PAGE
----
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Friday, 25 October 2013

An equivocal tourist

Monday, October 25th., Paris.

Ascended the tower of Notre Dame in order to see the Devils, which surpassed expectations. It struck me that these twelfth century devils gazed over Zola's Paris with a certain benign satisfaction.

Gardens of Luxembourg. It is here that bohemian Paris takes the air. This part of the city has an effective significance which is missing in the neighbourhood of the cosmopolitan Boulevard des Italiens. Here is some Doing. People are less self-conscious and more purposeful; more truly light-hearted and yet more earnest .... A beautiful afternoon, absolutely cloudless sky, gentlest breeze just moving out of the perpendicular the high fountain spray in front of the Palace .... A large, apparently but not really shapeless space, gravelled and sown with brown trees and yellow chairs, and untidy with autumn leaves.

As to the people:
Nursemaids, whose large white or blue aprons and white caps seem to strike the note of the scene; scores of children, many just able to walk, others learning to skip or clumsily trundling hoops, others in arms; the last seemed always to be receiving clean napkins from their plump comfortable nurses.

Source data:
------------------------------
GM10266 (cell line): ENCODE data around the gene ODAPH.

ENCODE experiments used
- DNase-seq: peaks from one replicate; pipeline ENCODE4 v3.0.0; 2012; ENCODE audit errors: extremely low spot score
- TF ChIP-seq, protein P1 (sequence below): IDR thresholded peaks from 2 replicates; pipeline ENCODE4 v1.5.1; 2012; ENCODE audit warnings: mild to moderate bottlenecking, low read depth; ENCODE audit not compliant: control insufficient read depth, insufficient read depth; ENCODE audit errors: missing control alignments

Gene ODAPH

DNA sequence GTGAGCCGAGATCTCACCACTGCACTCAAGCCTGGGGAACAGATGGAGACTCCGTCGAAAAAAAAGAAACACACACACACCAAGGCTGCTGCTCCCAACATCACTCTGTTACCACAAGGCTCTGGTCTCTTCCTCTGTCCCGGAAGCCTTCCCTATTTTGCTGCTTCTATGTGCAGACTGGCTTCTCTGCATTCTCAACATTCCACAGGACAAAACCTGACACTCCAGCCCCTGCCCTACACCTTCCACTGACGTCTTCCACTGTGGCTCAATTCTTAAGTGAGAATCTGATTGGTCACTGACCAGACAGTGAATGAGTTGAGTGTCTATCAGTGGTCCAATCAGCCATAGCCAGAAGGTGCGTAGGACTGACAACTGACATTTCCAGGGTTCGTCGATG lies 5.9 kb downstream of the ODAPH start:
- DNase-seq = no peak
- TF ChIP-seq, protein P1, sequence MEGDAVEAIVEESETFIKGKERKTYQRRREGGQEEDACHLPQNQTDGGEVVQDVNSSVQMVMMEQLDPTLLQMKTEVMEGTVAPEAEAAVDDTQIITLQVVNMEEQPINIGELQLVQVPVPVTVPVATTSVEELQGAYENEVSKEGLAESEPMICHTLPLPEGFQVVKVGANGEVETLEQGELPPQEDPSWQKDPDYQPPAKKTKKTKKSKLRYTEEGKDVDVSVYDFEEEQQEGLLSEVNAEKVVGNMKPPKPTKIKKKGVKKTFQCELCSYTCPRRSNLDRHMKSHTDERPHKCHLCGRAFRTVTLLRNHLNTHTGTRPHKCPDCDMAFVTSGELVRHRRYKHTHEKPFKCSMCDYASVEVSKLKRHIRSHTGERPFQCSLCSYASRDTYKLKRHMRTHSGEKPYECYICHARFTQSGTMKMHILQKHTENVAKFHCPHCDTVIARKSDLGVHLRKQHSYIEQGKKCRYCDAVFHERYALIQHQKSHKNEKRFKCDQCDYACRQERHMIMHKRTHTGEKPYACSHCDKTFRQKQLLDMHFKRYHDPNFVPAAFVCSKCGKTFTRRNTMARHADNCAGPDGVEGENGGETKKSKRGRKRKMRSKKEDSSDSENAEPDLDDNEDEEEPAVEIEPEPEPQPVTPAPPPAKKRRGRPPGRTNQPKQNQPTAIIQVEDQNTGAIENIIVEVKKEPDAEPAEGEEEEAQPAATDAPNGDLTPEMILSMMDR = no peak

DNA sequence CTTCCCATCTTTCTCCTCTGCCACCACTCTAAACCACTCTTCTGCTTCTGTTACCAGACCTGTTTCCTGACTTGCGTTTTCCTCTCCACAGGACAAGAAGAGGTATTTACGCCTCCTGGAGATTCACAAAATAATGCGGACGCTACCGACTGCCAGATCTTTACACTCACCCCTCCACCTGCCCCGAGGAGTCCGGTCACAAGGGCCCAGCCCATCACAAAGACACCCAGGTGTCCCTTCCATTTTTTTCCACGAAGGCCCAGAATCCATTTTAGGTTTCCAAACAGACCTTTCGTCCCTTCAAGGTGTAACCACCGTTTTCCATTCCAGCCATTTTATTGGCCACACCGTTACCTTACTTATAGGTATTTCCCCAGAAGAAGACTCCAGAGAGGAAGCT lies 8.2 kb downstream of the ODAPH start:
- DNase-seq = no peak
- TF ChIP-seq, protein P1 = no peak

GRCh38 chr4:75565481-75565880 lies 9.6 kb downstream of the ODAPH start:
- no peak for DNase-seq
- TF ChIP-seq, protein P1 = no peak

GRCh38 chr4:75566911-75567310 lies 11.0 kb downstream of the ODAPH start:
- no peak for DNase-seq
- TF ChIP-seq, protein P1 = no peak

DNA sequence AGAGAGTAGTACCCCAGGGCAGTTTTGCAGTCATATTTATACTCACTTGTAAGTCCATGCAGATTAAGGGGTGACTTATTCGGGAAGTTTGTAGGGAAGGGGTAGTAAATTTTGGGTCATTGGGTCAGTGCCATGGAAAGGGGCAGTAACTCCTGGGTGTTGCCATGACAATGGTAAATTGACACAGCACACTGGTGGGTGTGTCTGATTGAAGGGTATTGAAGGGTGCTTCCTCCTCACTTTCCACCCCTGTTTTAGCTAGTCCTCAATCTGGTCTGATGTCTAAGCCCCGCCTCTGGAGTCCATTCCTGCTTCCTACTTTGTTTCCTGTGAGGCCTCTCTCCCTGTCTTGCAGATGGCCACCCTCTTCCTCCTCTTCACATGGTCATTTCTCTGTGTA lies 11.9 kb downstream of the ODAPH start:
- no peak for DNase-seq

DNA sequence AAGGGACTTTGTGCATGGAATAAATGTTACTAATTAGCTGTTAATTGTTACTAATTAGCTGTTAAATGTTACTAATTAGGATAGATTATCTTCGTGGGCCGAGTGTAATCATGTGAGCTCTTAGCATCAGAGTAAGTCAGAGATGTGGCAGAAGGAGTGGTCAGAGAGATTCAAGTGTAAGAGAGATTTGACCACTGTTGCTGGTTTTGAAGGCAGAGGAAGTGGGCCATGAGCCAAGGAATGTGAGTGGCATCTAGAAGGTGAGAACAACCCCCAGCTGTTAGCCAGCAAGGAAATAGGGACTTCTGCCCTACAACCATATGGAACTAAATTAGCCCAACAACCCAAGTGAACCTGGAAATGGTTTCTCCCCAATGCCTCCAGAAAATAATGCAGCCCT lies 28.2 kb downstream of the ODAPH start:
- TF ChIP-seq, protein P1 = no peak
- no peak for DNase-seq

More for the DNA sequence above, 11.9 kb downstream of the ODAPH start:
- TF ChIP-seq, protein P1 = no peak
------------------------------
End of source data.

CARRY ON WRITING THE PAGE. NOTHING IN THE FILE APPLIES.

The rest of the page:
Students in fine black hats and vast neckties, walking about or sitting in groups.
The chairwoman, a buxom young woman, capless, with a large black apron. She goes to a group of young students who are talking and laughing amongst themselves. Without apparently noticing her, they throw her a few words, still laughing, a colloquy ensues, and then for some reason she goes away without exacting pennies from them.

Young women, carelessly chic, some powdered, all talkative, sitting about in pairs, with looks on their faces of invitation.
Here and there a few sedater groups, well-dressed; papa, mama et bebe, or perhaps several old women full of volubility and gesture.
A few inquisitive dogs.
In the distance the tooting of tram-cars, and the vague roar of traffic.

The traveller, however virginal and enthusiastic, does not enjoy an unbroken ecstasy. He has periods of gloom, periods when he asks himself the object of all these exertions, and puts the question whether or not he is really experiencing pleasure. At such times he suspects that he is not seeing the right things, that the characteristic, the right aspects of these strange scenes are escaping him. He looks forward dully to the days of his holiday yet to pass, and wonders how he will dispose of them. He is disgusted because his money is not more, his command of the language so slight, and his capacity for enjoyment so limited. His mind goes forward to speculate as to his future career, which seems one of but narrow possibilities, and he foresees failure. The newness of things grows monotonous; he desires the known, the expected.

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